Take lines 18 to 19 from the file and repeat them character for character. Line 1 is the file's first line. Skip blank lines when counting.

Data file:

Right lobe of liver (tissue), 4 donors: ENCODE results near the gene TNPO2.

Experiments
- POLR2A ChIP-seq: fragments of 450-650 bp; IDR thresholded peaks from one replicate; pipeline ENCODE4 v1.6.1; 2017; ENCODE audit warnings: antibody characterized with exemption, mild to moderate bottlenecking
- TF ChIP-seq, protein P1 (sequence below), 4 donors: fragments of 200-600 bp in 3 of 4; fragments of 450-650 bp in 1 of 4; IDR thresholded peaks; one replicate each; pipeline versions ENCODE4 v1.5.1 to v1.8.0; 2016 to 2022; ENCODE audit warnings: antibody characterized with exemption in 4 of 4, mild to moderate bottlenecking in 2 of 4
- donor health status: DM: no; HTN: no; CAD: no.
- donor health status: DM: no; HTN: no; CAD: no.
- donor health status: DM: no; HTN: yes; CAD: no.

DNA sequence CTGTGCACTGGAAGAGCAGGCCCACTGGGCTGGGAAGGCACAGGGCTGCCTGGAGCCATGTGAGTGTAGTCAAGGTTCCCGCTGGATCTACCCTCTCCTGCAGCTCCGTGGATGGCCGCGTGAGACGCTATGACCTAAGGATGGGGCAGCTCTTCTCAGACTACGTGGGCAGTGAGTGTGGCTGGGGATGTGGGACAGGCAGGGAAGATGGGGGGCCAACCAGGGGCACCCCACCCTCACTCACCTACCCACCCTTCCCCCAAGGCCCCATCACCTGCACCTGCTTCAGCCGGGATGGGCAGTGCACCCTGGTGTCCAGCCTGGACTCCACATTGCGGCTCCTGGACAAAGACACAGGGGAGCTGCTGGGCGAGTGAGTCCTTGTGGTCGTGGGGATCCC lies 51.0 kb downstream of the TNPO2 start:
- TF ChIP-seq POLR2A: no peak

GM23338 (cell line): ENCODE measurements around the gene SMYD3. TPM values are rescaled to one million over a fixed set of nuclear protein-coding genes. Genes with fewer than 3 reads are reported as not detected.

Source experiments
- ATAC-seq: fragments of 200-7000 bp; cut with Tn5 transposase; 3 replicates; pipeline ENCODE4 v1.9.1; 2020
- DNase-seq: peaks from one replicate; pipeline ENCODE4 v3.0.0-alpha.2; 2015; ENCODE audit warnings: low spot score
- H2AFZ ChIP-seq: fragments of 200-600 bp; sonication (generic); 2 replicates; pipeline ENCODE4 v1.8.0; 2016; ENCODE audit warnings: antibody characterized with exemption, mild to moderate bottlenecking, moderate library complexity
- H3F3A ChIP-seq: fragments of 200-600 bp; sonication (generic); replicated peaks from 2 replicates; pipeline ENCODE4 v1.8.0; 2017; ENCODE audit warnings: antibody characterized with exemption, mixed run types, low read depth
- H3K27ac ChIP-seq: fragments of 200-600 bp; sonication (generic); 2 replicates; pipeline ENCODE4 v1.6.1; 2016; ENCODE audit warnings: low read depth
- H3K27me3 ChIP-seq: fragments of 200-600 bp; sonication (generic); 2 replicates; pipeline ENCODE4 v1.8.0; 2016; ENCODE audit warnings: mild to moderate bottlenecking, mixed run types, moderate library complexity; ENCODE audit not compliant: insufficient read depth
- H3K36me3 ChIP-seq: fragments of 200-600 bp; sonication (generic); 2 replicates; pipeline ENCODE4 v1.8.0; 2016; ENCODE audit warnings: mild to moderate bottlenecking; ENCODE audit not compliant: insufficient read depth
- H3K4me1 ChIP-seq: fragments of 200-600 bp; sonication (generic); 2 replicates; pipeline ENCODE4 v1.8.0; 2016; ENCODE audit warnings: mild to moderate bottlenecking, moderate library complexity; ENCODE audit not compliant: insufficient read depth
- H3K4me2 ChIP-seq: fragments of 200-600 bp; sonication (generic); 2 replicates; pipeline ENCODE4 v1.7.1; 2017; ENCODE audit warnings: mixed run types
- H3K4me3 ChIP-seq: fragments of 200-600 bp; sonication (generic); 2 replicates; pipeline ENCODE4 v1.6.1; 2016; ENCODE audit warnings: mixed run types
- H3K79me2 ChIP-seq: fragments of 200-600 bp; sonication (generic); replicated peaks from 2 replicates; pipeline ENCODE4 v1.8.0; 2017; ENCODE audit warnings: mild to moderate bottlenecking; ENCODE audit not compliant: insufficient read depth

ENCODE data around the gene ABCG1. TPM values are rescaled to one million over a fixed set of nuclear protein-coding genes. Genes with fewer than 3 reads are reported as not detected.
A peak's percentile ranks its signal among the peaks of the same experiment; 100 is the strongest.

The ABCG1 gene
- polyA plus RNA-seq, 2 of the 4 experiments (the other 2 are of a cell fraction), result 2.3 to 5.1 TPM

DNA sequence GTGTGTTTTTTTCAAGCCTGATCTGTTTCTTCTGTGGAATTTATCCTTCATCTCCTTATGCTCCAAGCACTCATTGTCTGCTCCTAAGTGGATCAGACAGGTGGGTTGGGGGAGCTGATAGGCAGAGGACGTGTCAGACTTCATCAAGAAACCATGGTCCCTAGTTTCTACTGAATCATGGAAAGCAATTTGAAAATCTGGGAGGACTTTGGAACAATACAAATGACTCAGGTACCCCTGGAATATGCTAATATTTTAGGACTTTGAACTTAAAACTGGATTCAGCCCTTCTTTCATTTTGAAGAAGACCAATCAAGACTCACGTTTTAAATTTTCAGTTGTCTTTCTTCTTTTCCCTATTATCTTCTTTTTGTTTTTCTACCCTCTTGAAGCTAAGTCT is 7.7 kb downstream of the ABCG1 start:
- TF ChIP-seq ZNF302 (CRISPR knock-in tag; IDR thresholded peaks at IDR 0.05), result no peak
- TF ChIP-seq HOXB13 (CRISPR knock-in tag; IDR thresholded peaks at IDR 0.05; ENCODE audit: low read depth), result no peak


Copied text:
- H3K36me3 ChIP-seq: fragments of 200-600 bp; sonication (generic); 2 replicates; pipeline ENCODE4 v1.8.0; 2016; ENCODE audit warnings: mild to moderate bottlenecking; ENCODE audit not compliant: insufficient read depth
- H3K4me1 ChIP-seq: fragments of 200-600 bp; sonication (generic); 2 replicates; pipeline ENCODE4 v1.8.0; 2016; ENCODE audit warnings: mild to moderate bottlenecking, moderate library complexity; ENCODE audit not compliant: insufficient read depth